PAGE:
When this is over I think there is a high probability that the average assembly line worker at a US auto maker will be making less than half of their traditional pay, benefits will be cut way back. What is that, something like $12.50 an hour to make cars for a living?

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#7) On April 24, 2009 at 1:19 PM, TMFDeej (97.71) wrote:

Excellent point unvrsldeflationThe impacts of the carnage upon the industry and the negative economy kept me from making the Ford play and they may indeed eventually end up being a major negative for the company that knocks the current rally in its share price back down...but this sure would have been one heck of a trade.  If I would have done this in real life I definitely would definitely take a decent chunk off of the table at this point.  Alas, CAPS does not afford us that luxury so I would have to give careful thought on when to pull the plug on this trade here if I had made it.

As far as negotiations with the UAW go, I suspect that Ford mught be able to reopen its agreement with them and get some of the same concessions that GM and/or Chrysler are able to squeeze out of them in bankruptcy.  If I was the UAW, I would rather give something to Ford now and have it avoid bankruptcy than have it eventually have to file and have to give up even more.  That line of thinking might be a little too logical for them though.


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#8) On April 24, 2009 at 1:24 PM, TMFDeej (97.71) wrote:

I thought of the GS / MS example as well earlier today, portefeuille.

This theory still sort of works in the example that you mentioned. In trading timing is everything I suppose. If one had waited for the Lehman / Bear storm to calm a little purchasing stock in the two best companies in the sector Goldman and Morgan would have resulted in gains of 25% to 40% thus far.

Furthermore, the investment bank example is not exactly comparing apples to apples because many of these banks were Lehman counterparties that were hurt financially by its bankruptcy.

Thanks for the links BTW.  It appears as though the reports are for subscribers only. Have you read them?  What is their conclusion?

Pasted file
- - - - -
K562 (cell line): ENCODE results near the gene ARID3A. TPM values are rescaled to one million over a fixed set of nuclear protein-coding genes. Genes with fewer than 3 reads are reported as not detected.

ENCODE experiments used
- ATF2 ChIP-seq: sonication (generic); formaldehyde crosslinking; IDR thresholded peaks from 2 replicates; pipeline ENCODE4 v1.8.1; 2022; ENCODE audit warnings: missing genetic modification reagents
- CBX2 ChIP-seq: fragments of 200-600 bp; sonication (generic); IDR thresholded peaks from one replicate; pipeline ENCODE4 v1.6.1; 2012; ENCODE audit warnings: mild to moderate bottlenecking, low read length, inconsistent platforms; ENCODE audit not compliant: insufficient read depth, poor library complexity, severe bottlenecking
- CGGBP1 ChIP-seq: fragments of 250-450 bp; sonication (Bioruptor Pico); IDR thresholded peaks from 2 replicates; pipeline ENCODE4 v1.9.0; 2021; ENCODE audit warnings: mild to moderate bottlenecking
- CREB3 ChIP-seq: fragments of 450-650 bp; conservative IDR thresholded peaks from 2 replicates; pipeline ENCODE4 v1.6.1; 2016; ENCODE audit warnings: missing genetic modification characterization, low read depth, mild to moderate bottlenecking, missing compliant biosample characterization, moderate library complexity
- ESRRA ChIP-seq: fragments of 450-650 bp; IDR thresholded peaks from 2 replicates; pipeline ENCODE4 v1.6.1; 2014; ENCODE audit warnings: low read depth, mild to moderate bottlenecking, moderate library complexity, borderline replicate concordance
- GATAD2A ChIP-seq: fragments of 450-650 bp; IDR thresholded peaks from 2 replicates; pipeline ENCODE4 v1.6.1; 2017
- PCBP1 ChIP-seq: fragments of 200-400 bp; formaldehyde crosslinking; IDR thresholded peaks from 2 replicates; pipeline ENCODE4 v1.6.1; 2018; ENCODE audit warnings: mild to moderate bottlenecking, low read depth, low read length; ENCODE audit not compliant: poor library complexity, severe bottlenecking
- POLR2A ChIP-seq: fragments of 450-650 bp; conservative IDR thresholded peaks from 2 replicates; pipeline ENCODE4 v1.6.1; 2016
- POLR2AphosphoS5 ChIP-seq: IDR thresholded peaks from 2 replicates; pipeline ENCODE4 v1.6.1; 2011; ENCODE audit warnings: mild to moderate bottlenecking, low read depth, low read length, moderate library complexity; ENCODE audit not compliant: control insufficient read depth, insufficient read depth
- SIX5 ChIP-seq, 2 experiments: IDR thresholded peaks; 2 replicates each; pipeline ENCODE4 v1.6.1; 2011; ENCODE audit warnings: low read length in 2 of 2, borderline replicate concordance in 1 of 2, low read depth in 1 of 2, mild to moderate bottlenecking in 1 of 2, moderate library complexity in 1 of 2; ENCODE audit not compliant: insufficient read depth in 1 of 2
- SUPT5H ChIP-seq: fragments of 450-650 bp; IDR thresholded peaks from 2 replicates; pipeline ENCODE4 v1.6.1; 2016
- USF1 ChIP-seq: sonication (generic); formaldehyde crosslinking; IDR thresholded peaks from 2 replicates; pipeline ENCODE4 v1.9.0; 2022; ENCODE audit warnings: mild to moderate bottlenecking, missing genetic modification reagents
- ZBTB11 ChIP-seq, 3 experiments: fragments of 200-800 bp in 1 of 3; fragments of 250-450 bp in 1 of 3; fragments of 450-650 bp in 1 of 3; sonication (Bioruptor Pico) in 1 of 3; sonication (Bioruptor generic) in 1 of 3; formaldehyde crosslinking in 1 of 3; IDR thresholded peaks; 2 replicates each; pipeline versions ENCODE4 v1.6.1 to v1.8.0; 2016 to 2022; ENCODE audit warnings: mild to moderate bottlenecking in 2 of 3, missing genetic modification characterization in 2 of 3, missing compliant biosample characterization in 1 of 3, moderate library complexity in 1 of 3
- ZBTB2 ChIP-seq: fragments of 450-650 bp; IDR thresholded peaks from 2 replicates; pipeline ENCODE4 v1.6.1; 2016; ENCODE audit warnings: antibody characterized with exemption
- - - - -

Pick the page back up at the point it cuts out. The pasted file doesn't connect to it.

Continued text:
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#9) On April 24, 2009 at 2:23 PM, bigpeach (< 20) wrote:

Allow me to add, that Lehman and Bear didn't go anywhere. They just changed ownership, Bear to JPM, and Lehman to Barclays, so the competition wasn't eliminated. An industry where I had similar thoughts was gaming. I posted in my pitch for WYNN that the imminent bankruptcy of MGM and LVS would be beneficial in the long run.

With BBBY and BBY, the supply actually vanished when Circuit City and Linens 'n Things folded. The casino industry however is more like the investment banking model in that the supply of casinos will not vanish. My thinking was that WYNN could benefit by picking up a new property on the cheap, or perhaps benefit from disorganization at competitors casinos.

Just a thought if you're looking for these in the future, although I would expect WYNN to follow the GS model more than the BBY model. PENN is also one that could capitalize on a competitor failure through acquisition.

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#10) On April 24, 2009 at 2:48 PM, DemonDoug (31.04) wrote:

I am getting the same feeling now as I did throughout most of 2007, when I could see the market rallying in the face of some of the worst fundamentals and overvaluations I've seen in my investing career.


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#11) On April 24, 2009 at 3:13 PM, Tastylunch (28.71) wrote:

Great post Deej.

Te only caveat I think one has to consider is whether the industry itself is dieing/readically transforming.

That's the problem with say Newspapers and possibly autos.


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#12) On April 24, 2009 at 4:54 PM, TMFDeej (97.71) wrote:

Thanks Tasty.  The funny thing is that even if the industry is a hopeless mess, like autos, this trend seems to least as a trade.

Newspapers are a little different than home goods retailers, electronic stores, and domestic automakers in that these industries had only a few major players in them while there are a ton of public and private newspaper operators + competition from the Internet.

I'm determined to find another situation where this will work.  The casino idea that peach mentioned is an interesting one, but as was mentioned even in the event of a bankruptcy the casinos probably won't completely shut their doors.  If the survivors could pick the bones of the broken casinos though it would probably work.

This is very interesting stuff.  If anyone who's reading thinks of any ideas for this sort of trade I'd appreciate it if you let me know.

Have a great weekend everyone.